I think I have a good handle on the settlement value of ankle fracture cases. My law firm has handled many foot and ankle injury cases over the years. My first foot and ankle case was 17 years ago when I sued the New England Patriots and their team doctors that ultimately settled. I probably met with a half dozen of the best foot and ankle surgeons in the country in connection with that case.
Since then, Miller & Zois has handled scores of foot and ankle injury cases and procured millions of dollars for our clients in these cases. My last ankle injury verdict was in Prince George’s County was the 6th biggest verdict that year, according to Washingtonian Magazine. (Here is a video providing the story of that case.)
I’m not trying to brag. My point is we know the science of these cases. We know how to maximize the settlement and trial value of these claims.
What Is the Average Compensation for an Average Ankle Injury Settlement?
What kind of success are other lawyers having in fracture ankle cases? Apparently, they are having very little success. The median settlement values for ankle fracture injuries are:
|District of Columbia
|Our law firm has successfully handled scores of foot and ankle serious injury accident cases. If you want someone to fight for you, lawyers that know these cases, call 800-553-8082 or get a free Internet consultation.
It is amazing how low these are. These are from a few years ago. But I think the number has not changed in 2021. Sure, some ankle fractures can be treated with conservative care if the fracture displacement is two millimeters or fewer or if there is no talar shift. But I can’t imagine getting less than six figures in the vast majority of these cases. I don’t know how much insurance policy limits came into play in these cases.
Either way, these compensation payout numbers are just way too low. The loss of enjoyment of life and emotional distress from these injuries are often extreme even before we talk about how painful they are. One problem is not distinguishing between a good result and a good outcome for the patient.
A good result for an orthopedic surgeon is a good-looking x-ray. The fracture is healed, mobility is good and the ankle joint is where it’s supposed to be. But you can have a good x-ray and still have a permanent injury, particularly when there is hardware is keeping the broken ankle together.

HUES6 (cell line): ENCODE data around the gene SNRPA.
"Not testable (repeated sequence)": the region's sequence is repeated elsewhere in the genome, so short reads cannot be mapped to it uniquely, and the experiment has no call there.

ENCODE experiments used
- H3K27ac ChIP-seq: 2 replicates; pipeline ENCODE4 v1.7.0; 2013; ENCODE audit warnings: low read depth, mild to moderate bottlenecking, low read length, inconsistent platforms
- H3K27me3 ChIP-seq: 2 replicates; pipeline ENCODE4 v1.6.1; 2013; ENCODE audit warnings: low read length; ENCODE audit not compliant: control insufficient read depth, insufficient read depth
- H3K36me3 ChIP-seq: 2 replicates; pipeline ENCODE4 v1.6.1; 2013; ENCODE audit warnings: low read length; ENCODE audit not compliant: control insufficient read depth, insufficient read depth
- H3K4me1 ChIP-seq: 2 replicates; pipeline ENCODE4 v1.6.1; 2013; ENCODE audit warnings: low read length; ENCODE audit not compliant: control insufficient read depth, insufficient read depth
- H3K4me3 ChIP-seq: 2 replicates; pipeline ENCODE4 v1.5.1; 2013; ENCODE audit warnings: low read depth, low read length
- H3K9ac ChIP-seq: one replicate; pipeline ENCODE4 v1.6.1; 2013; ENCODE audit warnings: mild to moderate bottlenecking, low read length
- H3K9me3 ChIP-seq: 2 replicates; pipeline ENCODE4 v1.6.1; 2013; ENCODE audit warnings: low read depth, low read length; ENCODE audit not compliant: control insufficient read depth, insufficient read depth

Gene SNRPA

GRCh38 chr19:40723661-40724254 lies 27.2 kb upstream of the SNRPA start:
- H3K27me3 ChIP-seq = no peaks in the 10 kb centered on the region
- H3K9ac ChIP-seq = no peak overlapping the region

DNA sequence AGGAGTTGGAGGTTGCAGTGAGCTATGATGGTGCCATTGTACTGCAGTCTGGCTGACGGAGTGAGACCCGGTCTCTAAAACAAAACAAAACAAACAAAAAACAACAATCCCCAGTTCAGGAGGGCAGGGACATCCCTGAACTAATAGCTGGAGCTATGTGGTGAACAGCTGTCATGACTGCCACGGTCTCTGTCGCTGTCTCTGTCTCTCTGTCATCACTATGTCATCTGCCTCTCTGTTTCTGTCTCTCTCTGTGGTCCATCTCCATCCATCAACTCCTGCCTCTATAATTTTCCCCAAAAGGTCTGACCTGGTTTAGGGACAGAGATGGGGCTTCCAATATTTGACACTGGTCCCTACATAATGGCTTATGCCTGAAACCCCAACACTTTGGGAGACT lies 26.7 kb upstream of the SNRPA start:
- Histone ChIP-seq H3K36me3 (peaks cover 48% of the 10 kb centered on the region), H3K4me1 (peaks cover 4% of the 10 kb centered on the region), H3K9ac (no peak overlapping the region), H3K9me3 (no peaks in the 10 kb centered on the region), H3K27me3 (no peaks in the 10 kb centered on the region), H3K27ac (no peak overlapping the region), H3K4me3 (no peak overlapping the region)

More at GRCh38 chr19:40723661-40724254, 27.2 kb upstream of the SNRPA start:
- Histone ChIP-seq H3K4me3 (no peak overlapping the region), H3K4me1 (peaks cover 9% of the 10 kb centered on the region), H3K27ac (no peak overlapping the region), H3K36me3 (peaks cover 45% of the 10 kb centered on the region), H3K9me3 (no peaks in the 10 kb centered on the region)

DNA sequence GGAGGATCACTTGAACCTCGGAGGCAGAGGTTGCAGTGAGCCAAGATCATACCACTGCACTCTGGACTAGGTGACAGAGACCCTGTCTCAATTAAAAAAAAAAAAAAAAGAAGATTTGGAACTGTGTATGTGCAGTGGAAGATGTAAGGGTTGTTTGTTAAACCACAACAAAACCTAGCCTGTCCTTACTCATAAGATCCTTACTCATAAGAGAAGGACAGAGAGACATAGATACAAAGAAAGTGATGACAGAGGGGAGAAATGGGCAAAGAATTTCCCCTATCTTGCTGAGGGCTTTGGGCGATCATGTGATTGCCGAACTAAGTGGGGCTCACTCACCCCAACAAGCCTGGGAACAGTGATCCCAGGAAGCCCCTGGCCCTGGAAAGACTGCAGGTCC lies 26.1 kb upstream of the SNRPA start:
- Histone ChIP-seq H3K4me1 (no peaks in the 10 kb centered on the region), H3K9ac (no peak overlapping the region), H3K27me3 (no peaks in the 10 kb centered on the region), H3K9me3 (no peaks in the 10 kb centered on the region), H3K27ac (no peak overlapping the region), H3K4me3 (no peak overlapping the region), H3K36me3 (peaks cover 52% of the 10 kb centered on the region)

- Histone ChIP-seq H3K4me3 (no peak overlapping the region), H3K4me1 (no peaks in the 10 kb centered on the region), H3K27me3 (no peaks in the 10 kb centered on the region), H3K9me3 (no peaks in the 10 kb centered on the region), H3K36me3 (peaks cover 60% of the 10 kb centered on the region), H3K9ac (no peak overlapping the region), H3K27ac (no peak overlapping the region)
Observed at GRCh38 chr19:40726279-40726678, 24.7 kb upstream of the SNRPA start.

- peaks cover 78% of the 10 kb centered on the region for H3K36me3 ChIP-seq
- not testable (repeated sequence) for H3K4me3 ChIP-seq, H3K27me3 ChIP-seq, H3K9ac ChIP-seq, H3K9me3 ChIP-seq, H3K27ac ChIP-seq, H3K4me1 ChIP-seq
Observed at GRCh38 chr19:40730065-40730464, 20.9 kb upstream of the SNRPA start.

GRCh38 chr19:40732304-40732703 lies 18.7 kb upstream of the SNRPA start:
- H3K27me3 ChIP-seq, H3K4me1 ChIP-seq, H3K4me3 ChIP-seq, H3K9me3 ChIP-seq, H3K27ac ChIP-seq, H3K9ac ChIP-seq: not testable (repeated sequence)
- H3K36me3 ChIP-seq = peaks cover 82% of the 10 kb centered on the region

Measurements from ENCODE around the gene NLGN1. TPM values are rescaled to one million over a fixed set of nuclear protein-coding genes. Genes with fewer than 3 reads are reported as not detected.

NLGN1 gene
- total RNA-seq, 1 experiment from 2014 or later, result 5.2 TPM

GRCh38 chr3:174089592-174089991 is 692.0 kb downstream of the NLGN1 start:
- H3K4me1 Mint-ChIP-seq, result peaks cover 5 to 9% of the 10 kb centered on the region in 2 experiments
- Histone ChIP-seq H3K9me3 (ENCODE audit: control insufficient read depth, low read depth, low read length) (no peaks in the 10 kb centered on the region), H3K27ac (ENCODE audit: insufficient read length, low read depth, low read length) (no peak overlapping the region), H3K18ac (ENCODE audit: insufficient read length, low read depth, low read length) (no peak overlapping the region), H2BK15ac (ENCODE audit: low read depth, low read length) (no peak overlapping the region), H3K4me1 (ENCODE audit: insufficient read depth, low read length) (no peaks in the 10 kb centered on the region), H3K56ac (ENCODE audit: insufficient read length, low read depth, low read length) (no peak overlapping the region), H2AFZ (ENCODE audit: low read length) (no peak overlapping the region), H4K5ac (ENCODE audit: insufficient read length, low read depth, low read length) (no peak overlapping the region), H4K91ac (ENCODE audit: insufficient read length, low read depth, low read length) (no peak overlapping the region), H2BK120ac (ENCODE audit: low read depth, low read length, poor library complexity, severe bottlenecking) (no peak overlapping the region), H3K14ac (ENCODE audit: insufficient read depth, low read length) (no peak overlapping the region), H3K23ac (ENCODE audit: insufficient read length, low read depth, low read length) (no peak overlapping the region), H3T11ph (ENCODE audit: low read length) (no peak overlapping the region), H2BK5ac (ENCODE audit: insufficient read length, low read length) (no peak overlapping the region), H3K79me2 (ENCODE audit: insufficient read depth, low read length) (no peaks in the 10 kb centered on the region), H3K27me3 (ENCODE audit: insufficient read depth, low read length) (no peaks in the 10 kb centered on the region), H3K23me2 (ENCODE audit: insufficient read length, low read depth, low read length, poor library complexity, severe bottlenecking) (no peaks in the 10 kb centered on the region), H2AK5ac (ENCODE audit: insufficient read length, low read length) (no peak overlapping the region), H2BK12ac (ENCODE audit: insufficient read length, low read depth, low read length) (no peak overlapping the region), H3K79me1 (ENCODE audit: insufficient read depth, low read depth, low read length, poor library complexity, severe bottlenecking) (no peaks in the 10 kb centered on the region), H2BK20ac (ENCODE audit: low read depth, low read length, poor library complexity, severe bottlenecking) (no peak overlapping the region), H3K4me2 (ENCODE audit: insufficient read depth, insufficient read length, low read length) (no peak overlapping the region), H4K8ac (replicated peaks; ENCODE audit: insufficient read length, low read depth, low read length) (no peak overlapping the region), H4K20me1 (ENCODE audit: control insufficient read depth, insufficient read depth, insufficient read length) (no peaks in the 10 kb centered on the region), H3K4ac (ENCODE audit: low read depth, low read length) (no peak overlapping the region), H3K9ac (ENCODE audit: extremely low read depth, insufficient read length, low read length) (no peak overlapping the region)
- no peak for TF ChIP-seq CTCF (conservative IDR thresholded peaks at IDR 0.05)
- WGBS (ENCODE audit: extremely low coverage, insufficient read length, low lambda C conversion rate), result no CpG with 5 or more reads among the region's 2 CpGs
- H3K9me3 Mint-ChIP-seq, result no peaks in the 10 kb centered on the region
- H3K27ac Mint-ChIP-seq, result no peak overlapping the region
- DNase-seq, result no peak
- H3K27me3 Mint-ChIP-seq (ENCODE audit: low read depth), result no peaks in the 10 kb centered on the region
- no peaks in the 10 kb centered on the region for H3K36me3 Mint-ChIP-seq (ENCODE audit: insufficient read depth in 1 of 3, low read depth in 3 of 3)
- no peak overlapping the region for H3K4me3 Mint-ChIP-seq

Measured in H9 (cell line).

How Much Should I Settle for a Broken Ankle with Surgery?
I know I wrote the question. But I hate the question. There are so many variables – that I lay out below – that drive settlement compensation payouts. There is no way to put a settlement amount on a case with such a vague description.
Two Take-Homes from These Ankle Settlement Statistics
Two more points of interest in this data. First, don’t get a broken ankle fracture in Virginia. It is amazing to me how low these Virginia verdicts are. I have to think this data is screwed up in some way.
Second, it is interesting that Maryland ankle fracture verdicts are 33% higher than Washington, D.C. verdicts, given that the Maryland median was much less than Washington, D.C. for both fractured shoulder and rotator cuff verdicts. The Federal Tort Claims Act News wrote an article about how Jury Verdict Research Case Evaluation Software was predicting the value of claims in a particular slip and fall case with an ankle fracture. In this case, the jury predicted a probable verdict of $117,600 with only a 33% chance of success on liability (maybe a tough slip and fall case on liability).
I just struggle to see how a case with a good fracture could be valued so low. As a point of comparison, it provided the following JVR nationwide analysis of ankle injuries:
||$40,000 – $248,223
||$1 – $5,250,804
One more point: median settlement values are the midpoint of the data, not the average. So included in the math are many awful cases that probably never should have been filed in the first place. So why not just quote the average? Well, the high range of these ankle verdicts is $5,250,804. That also distorts the statistics. The take-home message: settlement and verdict statistics are invariably misleading.